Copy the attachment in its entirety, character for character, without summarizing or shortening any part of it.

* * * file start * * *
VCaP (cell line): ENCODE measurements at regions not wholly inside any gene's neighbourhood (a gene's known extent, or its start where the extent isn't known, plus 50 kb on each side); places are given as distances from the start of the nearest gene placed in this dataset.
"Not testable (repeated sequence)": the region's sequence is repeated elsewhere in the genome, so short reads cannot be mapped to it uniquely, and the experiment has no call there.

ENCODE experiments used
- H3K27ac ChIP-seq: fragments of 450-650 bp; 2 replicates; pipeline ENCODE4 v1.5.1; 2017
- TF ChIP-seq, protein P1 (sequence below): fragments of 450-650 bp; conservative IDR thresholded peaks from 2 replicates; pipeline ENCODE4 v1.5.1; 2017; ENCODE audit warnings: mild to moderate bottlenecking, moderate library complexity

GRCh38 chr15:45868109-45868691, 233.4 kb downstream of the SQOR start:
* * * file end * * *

VCaP (cell line): ENCODE measurements at regions not wholly inside any gene's neighbourhood (a gene's known extent, or its start where the extent isn't known, plus 50 kb on each side); places are given as distances from the start of the nearest gene placed in this dataset.
"Not testable (repeated sequence)": the region's sequence is repeated elsewhere in the genome, so short reads cannot be mapped to it uniquely, and the experiment has no call there.

ENCODE experiments used
- H3K27ac ChIP-seq: fragments of 450-650 bp; 2 replicates; pipeline ENCODE4 v1.5.1; 2017
- TF ChIP-seq, protein P1 (sequence below): fragments of 450-650 bp; conservative IDR thresholded peaks from 2 replicates; pipeline ENCODE4 v1.5.1; 2017; ENCODE audit warnings: mild to moderate bottlenecking, moderate library complexity

GRCh38 chr15:45868109-45868691, 233.4 kb downstream of the SQOR start: